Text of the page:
He said he hoped their “shed blood [would] act as a seed of hope in order to build authentic brotherhood among peoples.”
I wouldn't take the wide world an' shed blood wid my own hands.
"Do not shed blood," she began, when the convict clutched her arm.
"I cannot consent to shed blood, now that the strife hath ceased," hastily interrupted Content.
Be merciful, be merciful; and do not shed blood, that will not, cannot be rubbed out of your conscience.
But Bova did not wish to shed blood needlessly, and ordered all his warriors not to stir from the spot.
Unwilling to shed blood, he and his companions retired to their boat.
I am a fool, perhaps, but I have a reluctance to shed blood.
We do not wish to shed blood, but the consequence be on your own heads.
Local patriotism wrote poetry and shed blood voluminously to prevent the fusion of these old landmarks of pigmy nationalities.
"building for storage," 1855, earlier "light, temporary shelter" (late 15c., shadde), possibly a dialectal variant of a specialized use of shade (n.). Originally of the barest sort of shelter. Or from or influenced in sense development by Middle English schudde (shud) "a shed, hut."
"cast off," Old English sceadan, scadan "to divide, separate, part company; discriminate, decide; scatter abroad, cast about," strong verb (past tense scead, past participle sceadan), from Proto-Germanic *skaithan (cf. Old Saxon skethan, Old Frisian sketha, Middle Dutch sceiden, Dutch scheiden, Old High German sceidan, German scheiden "part, separate, distinguish," Gothic skaidan "separate"), from *skaith "divide, split."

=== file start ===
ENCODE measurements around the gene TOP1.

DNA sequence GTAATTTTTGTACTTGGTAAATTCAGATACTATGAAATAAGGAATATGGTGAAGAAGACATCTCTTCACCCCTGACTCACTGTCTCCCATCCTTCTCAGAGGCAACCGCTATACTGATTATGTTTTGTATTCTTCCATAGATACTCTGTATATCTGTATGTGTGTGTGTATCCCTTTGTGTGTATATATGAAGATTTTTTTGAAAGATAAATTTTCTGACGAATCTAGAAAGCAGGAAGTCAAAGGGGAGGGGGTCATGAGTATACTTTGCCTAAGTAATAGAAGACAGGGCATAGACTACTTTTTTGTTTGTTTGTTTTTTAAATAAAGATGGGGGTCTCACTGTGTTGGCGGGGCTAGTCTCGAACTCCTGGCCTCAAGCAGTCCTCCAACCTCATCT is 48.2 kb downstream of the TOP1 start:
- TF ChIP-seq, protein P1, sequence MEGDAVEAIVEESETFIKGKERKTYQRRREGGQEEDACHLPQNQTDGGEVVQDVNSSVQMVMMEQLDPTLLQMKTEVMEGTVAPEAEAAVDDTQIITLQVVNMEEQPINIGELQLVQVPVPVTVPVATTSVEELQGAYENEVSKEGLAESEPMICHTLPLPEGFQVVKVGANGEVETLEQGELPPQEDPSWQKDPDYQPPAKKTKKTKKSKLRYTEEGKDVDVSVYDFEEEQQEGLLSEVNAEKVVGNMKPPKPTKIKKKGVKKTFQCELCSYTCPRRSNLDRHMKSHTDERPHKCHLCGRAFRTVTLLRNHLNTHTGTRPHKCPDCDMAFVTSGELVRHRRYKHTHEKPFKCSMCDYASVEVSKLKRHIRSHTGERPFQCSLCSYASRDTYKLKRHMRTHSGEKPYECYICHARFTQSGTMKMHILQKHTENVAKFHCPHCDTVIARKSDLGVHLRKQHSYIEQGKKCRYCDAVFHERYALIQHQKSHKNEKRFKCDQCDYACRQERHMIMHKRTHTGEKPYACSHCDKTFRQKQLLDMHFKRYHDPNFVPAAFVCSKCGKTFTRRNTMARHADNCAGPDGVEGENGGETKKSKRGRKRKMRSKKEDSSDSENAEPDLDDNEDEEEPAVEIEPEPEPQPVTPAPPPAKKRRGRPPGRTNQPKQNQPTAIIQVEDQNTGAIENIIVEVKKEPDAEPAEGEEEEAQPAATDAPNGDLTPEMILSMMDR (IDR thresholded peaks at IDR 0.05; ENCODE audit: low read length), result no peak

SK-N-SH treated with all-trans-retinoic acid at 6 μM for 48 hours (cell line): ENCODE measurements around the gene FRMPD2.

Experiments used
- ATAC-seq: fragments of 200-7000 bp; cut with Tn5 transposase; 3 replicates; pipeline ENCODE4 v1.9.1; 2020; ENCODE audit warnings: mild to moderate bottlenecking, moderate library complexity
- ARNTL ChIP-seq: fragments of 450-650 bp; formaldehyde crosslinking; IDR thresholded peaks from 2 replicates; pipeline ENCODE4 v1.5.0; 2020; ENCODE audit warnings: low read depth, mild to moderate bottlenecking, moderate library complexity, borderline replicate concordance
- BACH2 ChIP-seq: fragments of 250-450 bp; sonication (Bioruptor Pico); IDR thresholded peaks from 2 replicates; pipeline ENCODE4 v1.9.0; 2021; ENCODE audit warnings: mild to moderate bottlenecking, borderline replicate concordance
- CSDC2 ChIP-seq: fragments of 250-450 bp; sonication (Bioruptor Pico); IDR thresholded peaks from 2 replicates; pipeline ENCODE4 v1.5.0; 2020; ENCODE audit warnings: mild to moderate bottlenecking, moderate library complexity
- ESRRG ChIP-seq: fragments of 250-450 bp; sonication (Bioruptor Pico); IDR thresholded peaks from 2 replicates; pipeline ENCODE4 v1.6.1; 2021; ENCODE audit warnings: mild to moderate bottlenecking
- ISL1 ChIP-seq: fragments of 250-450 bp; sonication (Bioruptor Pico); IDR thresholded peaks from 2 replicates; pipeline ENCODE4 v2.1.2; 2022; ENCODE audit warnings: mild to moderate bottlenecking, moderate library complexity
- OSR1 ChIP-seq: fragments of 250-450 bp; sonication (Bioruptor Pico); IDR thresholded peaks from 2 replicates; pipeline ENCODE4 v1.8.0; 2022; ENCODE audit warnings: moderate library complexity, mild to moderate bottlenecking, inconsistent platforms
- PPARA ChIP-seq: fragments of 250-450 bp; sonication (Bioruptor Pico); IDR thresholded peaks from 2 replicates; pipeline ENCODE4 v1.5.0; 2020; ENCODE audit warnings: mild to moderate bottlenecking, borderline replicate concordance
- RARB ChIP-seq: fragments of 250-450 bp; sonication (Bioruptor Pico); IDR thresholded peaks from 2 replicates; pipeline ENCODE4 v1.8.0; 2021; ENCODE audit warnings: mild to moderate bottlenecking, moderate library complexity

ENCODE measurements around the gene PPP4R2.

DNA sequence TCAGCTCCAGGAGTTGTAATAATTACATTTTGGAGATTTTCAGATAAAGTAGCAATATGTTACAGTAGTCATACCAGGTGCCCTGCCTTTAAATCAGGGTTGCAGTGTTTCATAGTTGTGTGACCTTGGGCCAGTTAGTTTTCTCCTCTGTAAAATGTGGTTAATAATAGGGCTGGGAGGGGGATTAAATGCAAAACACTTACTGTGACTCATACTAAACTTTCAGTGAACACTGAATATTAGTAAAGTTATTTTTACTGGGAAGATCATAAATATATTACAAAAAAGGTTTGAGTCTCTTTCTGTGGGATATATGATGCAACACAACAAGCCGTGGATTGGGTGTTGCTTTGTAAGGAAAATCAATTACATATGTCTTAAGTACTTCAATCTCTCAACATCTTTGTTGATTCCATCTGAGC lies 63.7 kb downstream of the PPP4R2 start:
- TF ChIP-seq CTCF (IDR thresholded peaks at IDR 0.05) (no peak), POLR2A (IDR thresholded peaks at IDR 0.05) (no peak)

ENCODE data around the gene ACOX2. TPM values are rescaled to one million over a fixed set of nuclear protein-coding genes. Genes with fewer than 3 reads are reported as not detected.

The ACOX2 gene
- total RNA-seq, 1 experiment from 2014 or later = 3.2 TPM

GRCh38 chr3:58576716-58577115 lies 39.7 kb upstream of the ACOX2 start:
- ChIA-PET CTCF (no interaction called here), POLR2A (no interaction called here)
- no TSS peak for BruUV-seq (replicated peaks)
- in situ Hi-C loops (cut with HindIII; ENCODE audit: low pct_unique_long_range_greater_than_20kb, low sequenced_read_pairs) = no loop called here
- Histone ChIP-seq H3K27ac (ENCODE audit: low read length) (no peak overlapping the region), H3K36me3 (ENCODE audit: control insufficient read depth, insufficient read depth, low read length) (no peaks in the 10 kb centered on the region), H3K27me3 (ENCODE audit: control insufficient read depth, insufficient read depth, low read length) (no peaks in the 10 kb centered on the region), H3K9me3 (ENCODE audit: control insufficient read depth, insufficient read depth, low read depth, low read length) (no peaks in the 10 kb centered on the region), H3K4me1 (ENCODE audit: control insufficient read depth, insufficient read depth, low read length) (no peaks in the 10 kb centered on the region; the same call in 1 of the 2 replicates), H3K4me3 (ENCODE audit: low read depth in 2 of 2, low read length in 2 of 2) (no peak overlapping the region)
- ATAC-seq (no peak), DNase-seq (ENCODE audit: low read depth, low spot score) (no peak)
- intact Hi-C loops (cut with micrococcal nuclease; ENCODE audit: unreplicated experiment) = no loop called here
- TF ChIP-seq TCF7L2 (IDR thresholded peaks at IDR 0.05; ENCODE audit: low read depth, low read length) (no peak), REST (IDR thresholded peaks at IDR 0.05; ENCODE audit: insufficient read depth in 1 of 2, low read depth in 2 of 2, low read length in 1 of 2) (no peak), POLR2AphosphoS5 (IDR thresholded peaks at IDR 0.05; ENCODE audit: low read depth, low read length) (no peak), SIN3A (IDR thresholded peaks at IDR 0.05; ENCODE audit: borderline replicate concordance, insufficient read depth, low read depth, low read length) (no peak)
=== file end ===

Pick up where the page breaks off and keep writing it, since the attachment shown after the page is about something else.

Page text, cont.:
According to Klein's sources, this probably is related to PIE root *skei- "to cut, separate, divide, part, split" (cf. Sanskrit chid-, Greek skhizein, Latin scindere "to split;" Lithuanian skedzu "I make thin, separate, divide;" Old Irish scian "knife;" Welsh chwydu "to break open"). Related: Shedding. A shedding-tooth (1799) was a milk-tooth or baby-tooth.
In reference to animals, "to lose hair, feathers, etc." recorded from c.1500; of trees losing leaves from 1590s; of clothes, 1858. This verb was used in Old English to gloss Late Latin words in the sense "to discriminate, to decide" that literally mean "to divide, separate" (cf. discern). Hence also scead (n.) "separation, distinction; discretion, understanding, reason;" sceadwisnes "discrimination, discretion."